PLEDGE WEEK: “You’re Gonna Miss Me” by The Thirteenth Floor Elevators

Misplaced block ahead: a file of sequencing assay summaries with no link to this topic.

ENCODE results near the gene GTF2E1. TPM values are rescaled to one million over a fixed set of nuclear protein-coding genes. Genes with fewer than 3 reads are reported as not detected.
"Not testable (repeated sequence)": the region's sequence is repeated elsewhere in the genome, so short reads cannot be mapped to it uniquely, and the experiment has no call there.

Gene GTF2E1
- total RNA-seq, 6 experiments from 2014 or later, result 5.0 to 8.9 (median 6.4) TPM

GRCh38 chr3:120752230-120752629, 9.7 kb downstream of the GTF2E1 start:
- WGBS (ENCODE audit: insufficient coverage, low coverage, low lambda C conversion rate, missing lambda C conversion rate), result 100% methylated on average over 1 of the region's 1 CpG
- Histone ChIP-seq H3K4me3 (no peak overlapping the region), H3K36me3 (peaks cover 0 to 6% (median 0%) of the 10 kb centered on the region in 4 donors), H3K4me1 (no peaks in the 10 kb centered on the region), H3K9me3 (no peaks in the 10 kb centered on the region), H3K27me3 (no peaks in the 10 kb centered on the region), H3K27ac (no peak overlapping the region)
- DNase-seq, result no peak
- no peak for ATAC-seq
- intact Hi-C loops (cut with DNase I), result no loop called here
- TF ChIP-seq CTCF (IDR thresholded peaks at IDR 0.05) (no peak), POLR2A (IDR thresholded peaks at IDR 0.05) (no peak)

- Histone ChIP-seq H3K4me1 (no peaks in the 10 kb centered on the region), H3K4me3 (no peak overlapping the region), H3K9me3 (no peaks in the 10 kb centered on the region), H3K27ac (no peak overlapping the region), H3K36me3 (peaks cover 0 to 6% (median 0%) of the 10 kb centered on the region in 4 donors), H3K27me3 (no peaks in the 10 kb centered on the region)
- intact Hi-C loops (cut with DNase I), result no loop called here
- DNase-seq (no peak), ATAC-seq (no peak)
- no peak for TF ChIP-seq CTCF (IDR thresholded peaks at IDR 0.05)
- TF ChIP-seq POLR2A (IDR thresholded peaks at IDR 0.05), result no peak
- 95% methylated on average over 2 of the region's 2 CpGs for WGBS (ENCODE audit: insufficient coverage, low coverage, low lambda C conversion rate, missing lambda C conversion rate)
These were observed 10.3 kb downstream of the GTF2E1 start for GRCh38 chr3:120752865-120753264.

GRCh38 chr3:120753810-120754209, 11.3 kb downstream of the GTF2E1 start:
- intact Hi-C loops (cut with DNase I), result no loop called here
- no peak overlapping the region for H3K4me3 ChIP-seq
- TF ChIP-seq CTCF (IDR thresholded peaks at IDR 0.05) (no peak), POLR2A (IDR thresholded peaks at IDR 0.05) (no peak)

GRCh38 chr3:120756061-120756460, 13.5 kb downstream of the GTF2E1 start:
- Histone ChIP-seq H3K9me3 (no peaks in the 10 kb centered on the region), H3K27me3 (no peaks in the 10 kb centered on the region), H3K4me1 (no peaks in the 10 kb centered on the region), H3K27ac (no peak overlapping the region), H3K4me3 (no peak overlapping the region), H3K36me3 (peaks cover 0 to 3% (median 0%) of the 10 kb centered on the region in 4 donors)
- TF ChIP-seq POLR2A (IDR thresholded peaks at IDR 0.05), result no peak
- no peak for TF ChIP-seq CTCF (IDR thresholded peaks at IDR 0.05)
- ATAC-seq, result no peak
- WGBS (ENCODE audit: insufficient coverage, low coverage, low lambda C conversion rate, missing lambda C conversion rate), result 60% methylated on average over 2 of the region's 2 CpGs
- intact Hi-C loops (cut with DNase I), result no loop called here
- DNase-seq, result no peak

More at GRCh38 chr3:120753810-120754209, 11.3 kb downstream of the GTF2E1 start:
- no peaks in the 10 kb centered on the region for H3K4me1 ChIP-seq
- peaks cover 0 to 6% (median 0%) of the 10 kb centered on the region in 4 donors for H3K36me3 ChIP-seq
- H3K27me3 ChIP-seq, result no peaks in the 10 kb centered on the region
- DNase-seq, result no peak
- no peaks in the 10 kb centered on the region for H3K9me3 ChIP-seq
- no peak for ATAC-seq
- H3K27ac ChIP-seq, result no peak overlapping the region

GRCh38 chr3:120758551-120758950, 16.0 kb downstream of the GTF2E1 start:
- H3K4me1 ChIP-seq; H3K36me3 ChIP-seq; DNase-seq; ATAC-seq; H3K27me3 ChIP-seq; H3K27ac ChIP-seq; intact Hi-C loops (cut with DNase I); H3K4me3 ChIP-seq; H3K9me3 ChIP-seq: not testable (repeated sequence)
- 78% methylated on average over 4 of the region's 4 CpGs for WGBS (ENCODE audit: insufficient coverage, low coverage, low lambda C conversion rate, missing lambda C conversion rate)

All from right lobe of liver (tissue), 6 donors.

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This episode is part of Pledge Week 2022. Every day this week, I'll be posting old Patreon bonus episodes of the podcast which will have this short intro. These are short, ten- to twenty-minute bonus podcasts which get posted to Patreon for my paying backers every time I post a new main episode -- there are well over a hundred of these in the archive now. If you like the sound of these episodes, then go to patreon.com/andrewhickey and subscribe for as little as a dollar a month or ten dollars a year to get access to all those bonus episodes, plus new ones as they appear. Click below for the transcript Transcript Just a note before I begin, this episode deals with mental illness and with the methods, close to torture, used to treat it in the middle of the last century, so anyone for whom that's a delicate subject may want to skip this one. There's a term that often gets used about some musicians, "outsider music", and it's a term that I'm somewhat uncomfortable with. It's a term that gets applied to anyone eccentric, whether someone like Jandek who releases his own albums through mail order and just does his own thing, or someone like Hasil Adkins who made wild rockabilly music, or an entertainer like Tiny Tim who had a bizarre but consistent view of showbusiness, or a band like the Shaggs who were just plain incompetent, or people like Wesley Willis or Wild Man Fischer who had serious mental health problems. The problem with the term is that it erases these differences, and that it assumes that the most interesting thing about the music is the person behind it. It also erases talent, especially in the case of mentally ill artists. There are several mutually incompatible assumptions about creative artists who have mental health problems. One is that their music should be treated like a freak show, and either appreciated for that reason (if you're someone who gets their entertainment from someone else's suffering) or disdained (if you don't want to do that). Other people think that the mental illness *makes* the music, that great art comes from mental health problems, while yet others will argue that someone's art has nothing at all to do with their mental health, and is not influenced by it in any way. All of these positions are, of course, wrong. Mental illness doesn't stop someone from making great art -- except when it takes away the ability to make art at all of course -- people like Brian Wilson or Vincent Van Gogh are testament to that, and their best work has nothing to do with a freak show. But nor does it grant the ability to make great art. Someone with no musical talent who develops schizophrenia just becomes a schizophrenic person with no musical talent. But to say that mental illness doesn't affect the work is also nonsense. Everything about someone's life affects their art, especially something as important as their mental health. And the real problem with these labels comes with those artists who don't manage to develop a substantial body of work before their illness sets in. Those with real musical talent, but who end up getting put in the outsider artist bucket because their work is so obviously affected by their illness. And one of those is Roky Erickson, of the Thirteenth Floor Elevators. Erickson started his career aged fifteen with a group based in Austin, Texas, called the Spades -- and I hope that this wasn't intended as a racial slur, as the word was sometimes used at this time. Their first single, "We Sell Soul", released in 1965, shows the clear influence of "Gloria" by Them: [Excerpt: The Spades, "We Sell Soul"] That was a regional hit, and so their second single, the first song that Erickson had ever written, was recorded in the same style: [Excerpt: The Spades, "You're Gonna Miss Me"] But by December 1965, Erickson had left the Spades, and joined Stacy Sutherland, Benny Thurman, and John Ike Walton, the members of another band called the Lingsmen. They were joined by a fifth man
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